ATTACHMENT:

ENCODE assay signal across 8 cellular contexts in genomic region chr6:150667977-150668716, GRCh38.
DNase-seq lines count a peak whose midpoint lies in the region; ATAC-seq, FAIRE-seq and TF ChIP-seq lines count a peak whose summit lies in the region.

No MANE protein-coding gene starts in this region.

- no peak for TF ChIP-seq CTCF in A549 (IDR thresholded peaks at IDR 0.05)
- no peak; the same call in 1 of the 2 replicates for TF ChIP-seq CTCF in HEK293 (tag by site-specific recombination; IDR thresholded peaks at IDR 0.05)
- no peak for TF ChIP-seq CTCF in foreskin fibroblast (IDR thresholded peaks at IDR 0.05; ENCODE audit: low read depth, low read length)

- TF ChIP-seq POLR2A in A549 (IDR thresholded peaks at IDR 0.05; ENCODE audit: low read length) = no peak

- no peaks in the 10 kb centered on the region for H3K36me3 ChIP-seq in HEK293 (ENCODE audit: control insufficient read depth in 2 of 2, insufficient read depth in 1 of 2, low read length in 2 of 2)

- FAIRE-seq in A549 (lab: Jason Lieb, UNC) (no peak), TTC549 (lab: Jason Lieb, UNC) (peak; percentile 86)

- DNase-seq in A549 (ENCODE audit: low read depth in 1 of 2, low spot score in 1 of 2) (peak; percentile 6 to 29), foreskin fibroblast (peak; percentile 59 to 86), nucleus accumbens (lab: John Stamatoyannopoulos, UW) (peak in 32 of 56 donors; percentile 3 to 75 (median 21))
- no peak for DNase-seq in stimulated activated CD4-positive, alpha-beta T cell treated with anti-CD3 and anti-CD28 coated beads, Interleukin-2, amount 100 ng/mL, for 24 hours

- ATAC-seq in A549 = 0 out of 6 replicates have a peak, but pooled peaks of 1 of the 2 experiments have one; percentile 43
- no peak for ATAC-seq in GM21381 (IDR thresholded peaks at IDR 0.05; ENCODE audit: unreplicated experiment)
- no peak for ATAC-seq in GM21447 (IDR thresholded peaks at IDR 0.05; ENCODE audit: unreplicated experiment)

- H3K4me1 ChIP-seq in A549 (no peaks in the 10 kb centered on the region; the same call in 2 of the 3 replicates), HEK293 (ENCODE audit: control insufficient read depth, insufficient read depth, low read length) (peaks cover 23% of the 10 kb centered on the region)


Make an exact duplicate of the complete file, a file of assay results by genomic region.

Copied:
ENCODE assay signal across 8 cellular contexts in genomic region chr6:150667977-150668716, GRCh38.
DNase-seq lines count a peak whose midpoint lies in the region; ATAC-seq, FAIRE-seq and TF ChIP-seq lines count a peak whose summit lies in the region.

No MANE protein-coding gene starts in this region.

- no peak for TF ChIP-seq CTCF in A549 (IDR thresholded peaks at IDR 0.05)
- no peak; the same call in 1 of the 2 replicates for TF ChIP-seq CTCF in HEK293 (tag by site-specific recombination; IDR thresholded peaks at IDR 0.05)
- no peak for TF ChIP-seq CTCF in foreskin fibroblast (IDR thresholded peaks at IDR 0.05; ENCODE audit: low read depth, low read length)

- TF ChIP-seq POLR2A in A549 (IDR thresholded peaks at IDR 0.05; ENCODE audit: low read length) = no peak

- no peaks in the 10 kb centered on the region for H3K36me3 ChIP-seq in HEK293 (ENCODE audit: control insufficient read depth in 2 of 2, insufficient read depth in 1 of 2, low read length in 2 of 2)

- FAIRE-seq in A549 (lab: Jason Lieb, UNC) (no peak), TTC549 (lab: Jason Lieb, UNC) (peak; percentile 86)

- DNase-seq in A549 (ENCODE audit: low read depth in 1 of 2, low spot score in 1 of 2) (peak; percentile 6 to 29), foreskin fibroblast (peak; percentile 59 to 86), nucleus accumbens (lab: John Stamatoyannopoulos, UW) (peak in 32 of 56 donors; percentile 3 to 75 (median 21))
- no peak for DNase-seq in stimulated activated CD4-positive, alpha-beta T cell treated with anti-CD3 and anti-CD28 coated beads, Interleukin-2, amount 100 ng/mL, for 24 hours

- ATAC-seq in A549 = 0 out of 6 replicates have a peak, but pooled peaks of 1 of the 2 experiments have one; percentile 43
- no peak for ATAC-seq in GM21381 (IDR thresholded peaks at IDR 0.05; ENCODE audit: unreplicated experiment)
- no peak for ATAC-seq in GM21447 (IDR thresholded peaks at IDR 0.05; ENCODE audit: unreplicated experiment)

- H3K4me1 ChIP-seq in A549 (no peaks in the 10 kb centered on the region; the same call in 2 of the 3 replicates), HEK293 (ENCODE audit: control insufficient read depth, insufficient read depth, low read length) (peaks cover 23% of the 10 kb centered on the region)